It’s easy to forget what computers were like in the days of Babbage. Large physical systems with gears and moving parts. While that form of mechanical computing is gone, researchers at LLNL are taking inspirational from it for novel, new technologies. By combining old-school logic gates with additive manufacturing, Lawrence Livermore National Laboratory have created “sentient materials” that can respond to changes in their surroundings. As a result, the logic gates thrive in situations where ordinary computers can’t, i.e. high radiation, heat or pressure environments.
According to lead researcher Andy Pascal:
If you embedded logic gates into material, that material could sense something about its environment. It’s a way of having a responsive material; we like to call it a sentient material — that could have complicated responses to temperature, pressure etc. The idea is it’s beyond being smart. It’s responding in a controlled, precise way.
Creating such sentient materials required a micro-additive manufacturing and intense resolutions. Each gate comprises “flexures” that behave like switches. The flexures chain together and, in reaction to certain stimuli, trigger an alteration in their configurations. These changes are programmable in such a way that they perform mechanical logic calculations without external power.
The gates operate due to displacement. The signals they receive are in binary, which beam in from a transducer. This can be a pressure pulse or light pulse from a fiber optic cable, which will cause them to perform a calculation. They interpret the results as movement and the chain continues throughout all the gates, thus physically changing the shape of the device.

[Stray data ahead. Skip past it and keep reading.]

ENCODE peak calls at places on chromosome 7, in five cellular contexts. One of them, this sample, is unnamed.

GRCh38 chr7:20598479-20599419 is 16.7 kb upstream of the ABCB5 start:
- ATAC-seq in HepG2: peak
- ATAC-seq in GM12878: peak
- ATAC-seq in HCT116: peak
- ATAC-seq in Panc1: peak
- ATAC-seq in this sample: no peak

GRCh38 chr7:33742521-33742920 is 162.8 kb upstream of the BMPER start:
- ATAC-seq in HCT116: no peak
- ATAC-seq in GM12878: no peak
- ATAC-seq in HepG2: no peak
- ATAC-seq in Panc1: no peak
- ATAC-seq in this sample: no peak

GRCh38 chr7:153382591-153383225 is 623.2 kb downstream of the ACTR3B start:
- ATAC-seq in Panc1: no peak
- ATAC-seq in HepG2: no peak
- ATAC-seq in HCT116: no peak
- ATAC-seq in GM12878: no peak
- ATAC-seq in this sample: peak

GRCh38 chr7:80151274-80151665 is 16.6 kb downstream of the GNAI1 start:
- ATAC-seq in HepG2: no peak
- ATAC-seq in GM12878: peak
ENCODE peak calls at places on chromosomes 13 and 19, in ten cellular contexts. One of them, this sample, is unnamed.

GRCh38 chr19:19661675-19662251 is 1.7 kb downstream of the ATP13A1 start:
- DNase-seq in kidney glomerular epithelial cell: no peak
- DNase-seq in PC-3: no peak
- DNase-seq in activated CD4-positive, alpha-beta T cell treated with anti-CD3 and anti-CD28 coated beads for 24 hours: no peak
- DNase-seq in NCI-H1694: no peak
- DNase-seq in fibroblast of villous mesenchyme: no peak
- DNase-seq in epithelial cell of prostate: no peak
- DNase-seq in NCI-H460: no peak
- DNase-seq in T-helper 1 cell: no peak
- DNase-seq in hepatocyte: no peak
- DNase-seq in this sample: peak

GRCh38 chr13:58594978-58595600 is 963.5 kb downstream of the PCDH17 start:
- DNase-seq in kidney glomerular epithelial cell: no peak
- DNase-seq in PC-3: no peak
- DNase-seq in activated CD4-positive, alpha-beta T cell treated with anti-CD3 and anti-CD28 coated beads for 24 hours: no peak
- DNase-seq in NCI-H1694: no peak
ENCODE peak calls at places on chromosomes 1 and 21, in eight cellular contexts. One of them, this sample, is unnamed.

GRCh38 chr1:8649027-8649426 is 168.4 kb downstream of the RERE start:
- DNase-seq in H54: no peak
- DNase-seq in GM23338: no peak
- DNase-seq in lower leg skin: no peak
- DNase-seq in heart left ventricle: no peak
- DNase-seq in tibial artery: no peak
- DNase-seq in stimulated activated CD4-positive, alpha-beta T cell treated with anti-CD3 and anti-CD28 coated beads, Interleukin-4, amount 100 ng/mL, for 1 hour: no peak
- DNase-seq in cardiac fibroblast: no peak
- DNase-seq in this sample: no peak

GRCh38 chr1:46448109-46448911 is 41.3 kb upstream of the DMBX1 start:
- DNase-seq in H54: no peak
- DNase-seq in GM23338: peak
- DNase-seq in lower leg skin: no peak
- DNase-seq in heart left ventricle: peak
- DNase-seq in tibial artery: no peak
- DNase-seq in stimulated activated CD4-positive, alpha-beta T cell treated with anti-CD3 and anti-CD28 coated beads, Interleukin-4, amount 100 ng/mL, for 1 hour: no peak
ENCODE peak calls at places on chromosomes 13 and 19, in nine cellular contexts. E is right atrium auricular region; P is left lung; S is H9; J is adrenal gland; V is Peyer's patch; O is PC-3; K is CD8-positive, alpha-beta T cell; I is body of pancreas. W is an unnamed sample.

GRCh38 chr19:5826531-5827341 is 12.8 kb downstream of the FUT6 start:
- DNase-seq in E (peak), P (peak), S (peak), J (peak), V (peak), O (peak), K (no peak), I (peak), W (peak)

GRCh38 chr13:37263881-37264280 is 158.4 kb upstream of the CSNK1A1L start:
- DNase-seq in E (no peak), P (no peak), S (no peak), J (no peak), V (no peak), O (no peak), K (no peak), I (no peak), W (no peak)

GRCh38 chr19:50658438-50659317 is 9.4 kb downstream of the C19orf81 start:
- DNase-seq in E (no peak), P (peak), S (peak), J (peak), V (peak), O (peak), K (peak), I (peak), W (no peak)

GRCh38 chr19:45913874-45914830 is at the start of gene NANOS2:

Creating Meta-material Mechanical Computers
The researchers were able to fine-tune the reactions of the sentient materials through adjusting the flextures. Although, it is surprising that they used relatively simple thermoplastic materials, i.e. ABS. They even used Solidworks to make the models and printed them with Stratasys F370 in ABS (ABS-M30).
The idea of these sentient materials is analogous to that of 4D printing, which has similar applications. While 4D printing has seen interesting uses, rarely are they this complex. Further research with these sentient materials could help create very interesting constructs. Mechanical logic gates, while not as powerful as typical computers, could prove useful in rovers sent to outer space. They could also serve as low-power computers with the ability to survive nuclear or electromagnetic interferences. Normally, computers would not be able to survive under these conditions. However, not only would the logic gates survive, they could even use the stimuli to their advantage.
“The nice thing about our design is it’s not limited in scale,” Pascall said. “We can go down to order of several microns up to as big as you need it to be, and it can be rapidly prototyped. This would be a difficult task without 3D printing.”
Featured image courtesy of Lawrence Livermore National Laboratory.